In the US state of New York, there is a lake system of eleven long, narrow, and deep reservoirs called the Finger Lakes. The largest of them is Lake Seneca, with a depth of 188 meters. One incident from the end of the 19th century describes an incident involving the Lake Seneca Monster.
The Lake Seneca Monster Of New York
This lake has a very rich history and was revered by the local Indians long before the arrival of white settlers. There were legends that it is bottomless and that a “fierce beast” lives there.
These legends are mostly considered to be just folklore, but a very real story that happened in the late 19th century indicates that the legends probably had a very definite basis.
On July 14, 1899, a small paddle steamer “Otetiani” crossed Lake Seneca, carrying many passengers. At about 7 pm boatswain Frederick Rose and Captain Carlton S. Herendine noticed something large and dark on the surface of the water, about 365 meters ahead of the steamer.
As they approached a little closer, the object appeared to them to be “an inverted boat, 15 feet (4.5 meters) long, with a very sharp prow and a long, narrow stern.” Deciding that a tragedy could have happened here, the steamer slowed down and changed course a little in order to get close to the “boat” and start saving drowning people, if there are any.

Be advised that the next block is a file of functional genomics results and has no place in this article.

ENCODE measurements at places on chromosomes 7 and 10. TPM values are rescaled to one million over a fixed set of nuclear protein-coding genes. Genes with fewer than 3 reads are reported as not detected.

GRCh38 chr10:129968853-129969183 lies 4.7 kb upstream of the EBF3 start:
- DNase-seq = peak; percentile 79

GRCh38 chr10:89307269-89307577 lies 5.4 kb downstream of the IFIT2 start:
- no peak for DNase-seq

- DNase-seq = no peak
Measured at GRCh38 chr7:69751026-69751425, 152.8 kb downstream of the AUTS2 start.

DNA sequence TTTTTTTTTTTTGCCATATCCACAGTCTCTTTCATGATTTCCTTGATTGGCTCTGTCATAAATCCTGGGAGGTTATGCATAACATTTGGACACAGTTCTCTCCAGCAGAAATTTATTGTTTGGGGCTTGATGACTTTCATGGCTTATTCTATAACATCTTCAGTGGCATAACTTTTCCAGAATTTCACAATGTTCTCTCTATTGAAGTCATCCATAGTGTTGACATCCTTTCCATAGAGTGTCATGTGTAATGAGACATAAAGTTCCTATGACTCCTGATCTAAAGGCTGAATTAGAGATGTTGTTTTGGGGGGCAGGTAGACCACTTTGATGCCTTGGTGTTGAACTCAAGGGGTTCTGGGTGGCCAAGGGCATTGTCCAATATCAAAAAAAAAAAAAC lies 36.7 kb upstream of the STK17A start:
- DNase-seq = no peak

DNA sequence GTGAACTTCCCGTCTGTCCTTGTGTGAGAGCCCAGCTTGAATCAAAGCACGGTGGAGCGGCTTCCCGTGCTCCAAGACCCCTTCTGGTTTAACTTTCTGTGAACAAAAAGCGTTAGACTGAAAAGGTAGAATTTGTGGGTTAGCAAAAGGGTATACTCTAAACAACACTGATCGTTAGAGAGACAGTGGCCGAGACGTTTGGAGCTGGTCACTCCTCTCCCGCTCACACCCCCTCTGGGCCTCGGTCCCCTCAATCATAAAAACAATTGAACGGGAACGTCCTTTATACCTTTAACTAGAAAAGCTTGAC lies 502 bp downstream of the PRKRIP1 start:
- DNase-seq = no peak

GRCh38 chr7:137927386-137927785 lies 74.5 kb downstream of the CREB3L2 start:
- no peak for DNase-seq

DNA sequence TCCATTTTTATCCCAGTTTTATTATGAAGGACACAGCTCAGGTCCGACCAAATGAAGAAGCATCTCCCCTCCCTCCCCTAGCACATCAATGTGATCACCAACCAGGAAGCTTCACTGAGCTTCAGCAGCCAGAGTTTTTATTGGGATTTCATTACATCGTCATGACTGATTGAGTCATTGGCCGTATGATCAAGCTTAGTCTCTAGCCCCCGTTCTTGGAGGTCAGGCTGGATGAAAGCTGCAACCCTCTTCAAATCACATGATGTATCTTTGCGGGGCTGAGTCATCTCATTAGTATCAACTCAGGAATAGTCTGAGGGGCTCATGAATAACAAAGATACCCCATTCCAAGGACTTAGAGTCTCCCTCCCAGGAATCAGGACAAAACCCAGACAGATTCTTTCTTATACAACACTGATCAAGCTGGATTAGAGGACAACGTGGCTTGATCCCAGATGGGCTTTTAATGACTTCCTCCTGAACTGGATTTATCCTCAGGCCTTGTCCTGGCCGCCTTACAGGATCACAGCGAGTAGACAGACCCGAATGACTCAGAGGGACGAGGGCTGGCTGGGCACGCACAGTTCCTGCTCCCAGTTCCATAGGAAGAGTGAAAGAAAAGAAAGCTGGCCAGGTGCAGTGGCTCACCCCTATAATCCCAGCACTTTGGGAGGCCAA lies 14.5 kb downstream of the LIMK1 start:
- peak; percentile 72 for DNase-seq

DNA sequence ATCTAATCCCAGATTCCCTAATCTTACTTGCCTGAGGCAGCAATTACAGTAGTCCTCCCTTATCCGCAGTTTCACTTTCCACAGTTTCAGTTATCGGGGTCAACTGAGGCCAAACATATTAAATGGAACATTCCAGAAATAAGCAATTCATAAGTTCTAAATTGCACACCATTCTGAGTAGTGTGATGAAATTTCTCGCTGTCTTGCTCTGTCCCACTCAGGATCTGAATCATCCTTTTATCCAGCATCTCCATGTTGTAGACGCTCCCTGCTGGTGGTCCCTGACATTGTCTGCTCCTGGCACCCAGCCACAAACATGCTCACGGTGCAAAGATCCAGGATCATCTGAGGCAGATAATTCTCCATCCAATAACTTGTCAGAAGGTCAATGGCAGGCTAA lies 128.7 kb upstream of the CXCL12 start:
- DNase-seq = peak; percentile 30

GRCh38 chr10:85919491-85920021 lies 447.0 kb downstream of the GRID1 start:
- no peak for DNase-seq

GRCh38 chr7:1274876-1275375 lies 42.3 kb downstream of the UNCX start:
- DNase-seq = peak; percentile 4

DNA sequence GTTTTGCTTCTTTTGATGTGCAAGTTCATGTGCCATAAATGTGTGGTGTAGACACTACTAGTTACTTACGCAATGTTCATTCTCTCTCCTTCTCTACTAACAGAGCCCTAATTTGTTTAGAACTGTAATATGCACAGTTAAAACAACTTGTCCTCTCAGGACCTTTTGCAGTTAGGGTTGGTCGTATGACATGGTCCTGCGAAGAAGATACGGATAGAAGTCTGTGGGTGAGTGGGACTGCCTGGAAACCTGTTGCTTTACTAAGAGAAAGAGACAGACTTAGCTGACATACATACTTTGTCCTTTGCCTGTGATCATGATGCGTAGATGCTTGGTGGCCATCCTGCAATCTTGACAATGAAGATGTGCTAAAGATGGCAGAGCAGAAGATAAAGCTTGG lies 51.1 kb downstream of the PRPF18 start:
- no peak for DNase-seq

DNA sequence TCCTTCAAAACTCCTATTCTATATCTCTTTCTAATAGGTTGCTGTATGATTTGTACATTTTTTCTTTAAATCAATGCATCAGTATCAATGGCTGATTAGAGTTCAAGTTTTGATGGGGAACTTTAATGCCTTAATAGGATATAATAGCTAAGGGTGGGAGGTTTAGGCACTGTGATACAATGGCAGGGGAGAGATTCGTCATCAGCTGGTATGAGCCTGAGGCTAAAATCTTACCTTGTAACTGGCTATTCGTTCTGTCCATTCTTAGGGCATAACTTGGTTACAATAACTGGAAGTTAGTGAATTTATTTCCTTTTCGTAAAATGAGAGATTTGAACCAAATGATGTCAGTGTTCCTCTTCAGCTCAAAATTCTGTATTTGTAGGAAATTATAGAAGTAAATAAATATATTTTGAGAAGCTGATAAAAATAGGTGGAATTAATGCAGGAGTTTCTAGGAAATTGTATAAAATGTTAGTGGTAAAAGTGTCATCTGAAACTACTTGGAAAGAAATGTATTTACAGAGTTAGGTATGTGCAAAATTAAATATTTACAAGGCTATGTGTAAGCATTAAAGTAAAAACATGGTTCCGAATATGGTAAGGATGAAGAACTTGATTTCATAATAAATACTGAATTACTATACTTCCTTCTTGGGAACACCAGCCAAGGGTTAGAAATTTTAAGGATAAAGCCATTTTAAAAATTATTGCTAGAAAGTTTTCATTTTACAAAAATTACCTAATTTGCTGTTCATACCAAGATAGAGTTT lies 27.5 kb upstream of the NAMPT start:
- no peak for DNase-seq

And when they were already preparing to lower the boat from the steamer, the “inverted boat” suddenly sailed away, and deliberately kept in a certain direction, and not as if it were being driven by wind and waves.
The bewildered captain Herendine steered the steamer after the “boat”, and in an instant realized that it was not a wrecked sailing vessel, but a living creature, because the front narrow part of the “boat” suddenly opened, showing “two rows of sharp white teeth”:
“It was actually about twenty-five feet long (7.6 meters), with a long tail that tapered to about five feet from the end when it widened and looked very much like a whale’s tail. The creature weighed about 1,000 pounds (450 kg).
Its head was about 4 feet long (120 cm) and triangular in shape. Its mouth was very long and armed with two rows of triangular white teeth, sharp like those of a shark, but shaped more like the teeth of a sperm whale.
His body was covered in a thick, horny substance that looked like a tortoise shell. This horny substance was brown in color with a greenish tint. The belly of the creature, which I saw after the carcass began to sink under the water, was creamy white in color. Its eyes were round like a fish’s, and it didn’t blink.”
Captain Herendine was so filled with adrenaline when he saw this creature that he was completely “blown away” and he ordered to speed up the steamer in order to “ram the monster”. At the same time, he also said to prepare life-saving equipment, as he suspected that not only the monster itself could suffer from a ram.
An article published a few days later in the Washington Weekly Post described what happened next:
“The ship moved away for some distance and turned around, and then tried to ram the creature. The captain signaled to go at full speed ahead, and in a moment the Otetiani rushed at the monster. Everyone on deck watched the creature with bated breath.